[csaa-forum] Somatechnics Call for Papers: Special Issue on Medicalized Masculinities

Randell-Moon, Holly hrandell-moon at csu.edu.au
Wed Oct 2 09:56:26 ACST 2019

Call for Papers:
Special Issue on "Medicalized Masculinities"

Editors: Karen Hvidtfeldt, Michael Nebeling Petersen, Kristian Møller & Camilla Bruun Eriksen

First submissions (200-word abstract + 150-word author biography) due: February 1, 2020
Length: 6000 words + 200-word abstract + 150-word author biography
Submission email: hvidtfeldt at sdu.dk<mailto:hvidtfeldt at sdu.dk> and nebeling at sdu.dk<mailto:nebeling at sdu.dk>
Journal submission details (incl. style): http://www.euppublishing.com/page/soma/submissions<http://antispam.csu.edu.au:32224/?dmVyPTEuMDAxJiYyOTE5ZDVmOGExZjc4MmJhYT01RDkzMkM0Ql80OTM4NF8xMzY2Ml8xJiY5N2VlNDQ4MjZmZTMzNGQ9MTMzMyYmdXJsPWh0dHAlM0ElMkYlMkZ3d3clMkVldXBwdWJsaXNoaW5nJTJFY29tJTJGcGFnZSUyRnNvbWElMkZzdWJtaXNzaW9ucw==>

This special issue of Somatechnics invites contributions concerning medicalized masculinities. We are especially interested in articles with a focus on middle age masculinity and mediatized aspects of masculinities in general including - but not limited to - queer and transgender masculinities and/or racialized masculinities. We consider masculinity as a dynamic and multifaceted phenomenon emerging within cultural, material and discursive frames and contexts and medicalization as technologies of body, gender (and disciplinary power): ways of doing masculinity. The ambition is to grasp and discuss embodied understandings of masculinity connected to both new treatments options and cultural settings as well as men's changing imaginations about the happy life.
While women and minoritized men long have been the object of scientific research, the focused studying of (white, cis-gendered, heterosexual) men and masculinities is a relatively new phenomenon. Also, the mid-age male body, that has until recently escaped regulatory intervention, is increasingly being subjected to health and beauty related treatments, interventions and modifications (e.g. rejuvenating products and treatments, medicine, performance enhancing substances, fitness). Thus today, in a Western context, cosmetic surgery has become an acceptable and mainstream tool used to 'fix' signs of aging or 'overweight' and thereby to achieve a body within the range of what is considered normal and desirable.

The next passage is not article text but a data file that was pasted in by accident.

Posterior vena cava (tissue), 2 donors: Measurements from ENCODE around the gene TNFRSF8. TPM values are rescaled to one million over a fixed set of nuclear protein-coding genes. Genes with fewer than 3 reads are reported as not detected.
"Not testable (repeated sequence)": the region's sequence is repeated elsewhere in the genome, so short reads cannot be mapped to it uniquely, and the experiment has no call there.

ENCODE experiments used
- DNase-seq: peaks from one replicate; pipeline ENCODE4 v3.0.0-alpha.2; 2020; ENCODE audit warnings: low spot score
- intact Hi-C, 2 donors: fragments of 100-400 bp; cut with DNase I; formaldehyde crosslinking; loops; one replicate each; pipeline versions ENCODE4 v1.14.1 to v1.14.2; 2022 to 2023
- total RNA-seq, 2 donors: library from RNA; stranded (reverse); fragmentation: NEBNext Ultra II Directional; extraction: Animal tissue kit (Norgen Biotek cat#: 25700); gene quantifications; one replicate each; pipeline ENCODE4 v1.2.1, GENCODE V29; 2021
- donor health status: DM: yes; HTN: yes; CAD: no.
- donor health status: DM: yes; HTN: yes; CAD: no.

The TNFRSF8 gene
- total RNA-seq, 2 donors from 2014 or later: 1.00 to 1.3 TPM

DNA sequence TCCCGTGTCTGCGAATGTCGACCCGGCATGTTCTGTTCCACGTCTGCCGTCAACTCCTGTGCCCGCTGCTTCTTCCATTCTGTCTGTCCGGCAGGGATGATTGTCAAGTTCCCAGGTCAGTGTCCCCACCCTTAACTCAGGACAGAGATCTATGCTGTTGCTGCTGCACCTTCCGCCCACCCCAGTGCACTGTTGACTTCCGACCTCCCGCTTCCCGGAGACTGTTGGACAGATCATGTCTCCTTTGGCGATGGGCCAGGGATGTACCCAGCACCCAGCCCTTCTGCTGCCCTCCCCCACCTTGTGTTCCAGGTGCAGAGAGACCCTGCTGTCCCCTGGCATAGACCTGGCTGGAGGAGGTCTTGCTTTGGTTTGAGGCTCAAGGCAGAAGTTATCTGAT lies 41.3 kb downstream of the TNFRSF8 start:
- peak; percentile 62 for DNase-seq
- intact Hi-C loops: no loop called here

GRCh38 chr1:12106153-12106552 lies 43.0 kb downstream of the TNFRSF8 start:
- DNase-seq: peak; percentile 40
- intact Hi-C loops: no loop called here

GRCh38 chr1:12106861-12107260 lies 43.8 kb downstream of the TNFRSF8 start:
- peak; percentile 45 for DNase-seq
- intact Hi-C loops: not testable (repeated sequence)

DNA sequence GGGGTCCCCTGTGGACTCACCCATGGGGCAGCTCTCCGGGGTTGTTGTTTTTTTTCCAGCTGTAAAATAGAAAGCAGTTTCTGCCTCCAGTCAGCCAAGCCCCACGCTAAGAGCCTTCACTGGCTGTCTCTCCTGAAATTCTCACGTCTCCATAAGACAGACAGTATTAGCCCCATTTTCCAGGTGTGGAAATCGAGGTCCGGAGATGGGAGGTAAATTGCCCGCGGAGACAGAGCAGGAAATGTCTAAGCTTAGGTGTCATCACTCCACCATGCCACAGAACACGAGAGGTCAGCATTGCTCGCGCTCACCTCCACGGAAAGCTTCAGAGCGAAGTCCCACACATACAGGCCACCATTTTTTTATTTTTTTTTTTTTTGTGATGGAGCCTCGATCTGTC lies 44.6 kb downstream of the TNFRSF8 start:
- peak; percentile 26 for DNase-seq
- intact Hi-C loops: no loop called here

We encourage contributions addressing these and related subjects framed within and beyond the conceptual framework of somatechnics. With this special issue we aim to challenge and expand health and social science categorizations and assessments (e.g. body vs. technology, healthy vs. ill, necessary vs. unnecessary as well as artificial vs. natural, body vs. culture) through empirical investigations and critical cultural analysis. This includes post humanist theories and conceptualizations of the prosthetic, analytical takes on becomings and assemblages, wherein medical interventions in the body are not per se viewed as undesirable, artificial or only physically necessary. Rather, interventions could be understood as continuous hybridization processes, which resolves and exceeds common dichotomist beliefs about the body.
We especially welcome papers on topics such as:

-          the ways medicalized masculinities are represented in news media, practiced in social media, aestheticized in art

-          how medicalization challenges queer bodily and gendered taxonomies and binarities

-          medicalization of /intervention in queer, trans- or/and intersex masculinities

-          medicalization as part of technologies of racialization

-          how medicalization transforms or reinstalls hegemonic notions of masculinity

-          how medicalizations expand or challenge posthumanist theories in relation to e.g. hybridization, cyborg, and becoming

-          medicalization of and/or intervention in middle aged masculinity

-          men's medicalization and bodily interventions in historical or contemporary societies

-          histories and genealogies of medicalized masculinities

Submit abstract and author biography by February 1, 2020 to hvidtfeldt at sdu.dk<mailto:hvidtfeldt at sdu.dk> and  nebeling at sdu.dk<mailto:nebeling at sdu.dk>

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